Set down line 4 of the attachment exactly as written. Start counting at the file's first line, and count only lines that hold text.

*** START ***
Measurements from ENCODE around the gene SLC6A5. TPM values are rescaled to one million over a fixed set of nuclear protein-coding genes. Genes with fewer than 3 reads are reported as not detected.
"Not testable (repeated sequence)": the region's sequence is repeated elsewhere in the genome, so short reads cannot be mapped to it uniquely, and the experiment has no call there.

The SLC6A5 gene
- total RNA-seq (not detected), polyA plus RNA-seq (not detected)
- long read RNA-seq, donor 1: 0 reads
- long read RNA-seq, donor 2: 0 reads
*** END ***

- total RNA-seq (not detected), polyA plus RNA-seq (not detected)